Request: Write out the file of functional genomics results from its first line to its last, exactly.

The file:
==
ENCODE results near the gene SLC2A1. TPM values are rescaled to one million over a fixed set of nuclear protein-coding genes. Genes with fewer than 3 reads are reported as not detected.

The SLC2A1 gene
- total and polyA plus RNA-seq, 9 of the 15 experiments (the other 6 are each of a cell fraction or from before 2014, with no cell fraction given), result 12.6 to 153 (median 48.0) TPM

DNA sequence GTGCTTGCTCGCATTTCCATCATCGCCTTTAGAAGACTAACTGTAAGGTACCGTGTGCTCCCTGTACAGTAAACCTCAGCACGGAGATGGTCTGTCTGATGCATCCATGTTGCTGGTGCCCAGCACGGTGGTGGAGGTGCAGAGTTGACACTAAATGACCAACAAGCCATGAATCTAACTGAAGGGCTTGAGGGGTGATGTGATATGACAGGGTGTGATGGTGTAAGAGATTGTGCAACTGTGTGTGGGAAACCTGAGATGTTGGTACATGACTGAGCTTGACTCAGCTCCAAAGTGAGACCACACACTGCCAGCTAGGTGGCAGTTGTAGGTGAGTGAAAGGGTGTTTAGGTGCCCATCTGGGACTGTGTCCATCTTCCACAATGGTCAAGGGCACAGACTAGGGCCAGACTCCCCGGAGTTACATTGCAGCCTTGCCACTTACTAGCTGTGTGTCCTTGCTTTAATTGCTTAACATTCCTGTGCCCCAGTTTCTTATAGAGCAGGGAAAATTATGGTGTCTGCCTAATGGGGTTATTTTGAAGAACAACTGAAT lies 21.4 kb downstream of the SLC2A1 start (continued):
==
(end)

ENCODE results near the gene SLC2A1. TPM values are rescaled to one million over a fixed set of nuclear protein-coding genes. Genes with fewer than 3 reads are reported as not detected.

The SLC2A1 gene
- total and polyA plus RNA-seq, 9 of the 15 experiments (the other 6 are each of a cell fraction or from before 2014, with no cell fraction given), result 12.6 to 153 (median 48.0) TPM

DNA sequence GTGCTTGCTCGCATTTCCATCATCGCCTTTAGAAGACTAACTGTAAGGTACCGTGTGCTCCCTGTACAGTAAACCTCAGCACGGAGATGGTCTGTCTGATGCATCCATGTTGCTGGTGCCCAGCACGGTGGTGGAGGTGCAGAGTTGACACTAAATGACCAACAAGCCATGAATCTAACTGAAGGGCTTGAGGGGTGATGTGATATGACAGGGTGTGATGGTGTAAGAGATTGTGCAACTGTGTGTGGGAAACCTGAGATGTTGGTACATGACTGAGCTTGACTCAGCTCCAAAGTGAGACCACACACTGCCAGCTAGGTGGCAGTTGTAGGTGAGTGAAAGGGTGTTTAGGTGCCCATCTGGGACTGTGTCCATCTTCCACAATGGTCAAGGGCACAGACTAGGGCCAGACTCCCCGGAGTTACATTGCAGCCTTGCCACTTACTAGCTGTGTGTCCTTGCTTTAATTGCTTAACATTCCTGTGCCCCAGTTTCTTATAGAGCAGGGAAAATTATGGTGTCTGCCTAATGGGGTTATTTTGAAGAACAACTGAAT lies 21.4 kb downstream of the SLC2A1 start (continued):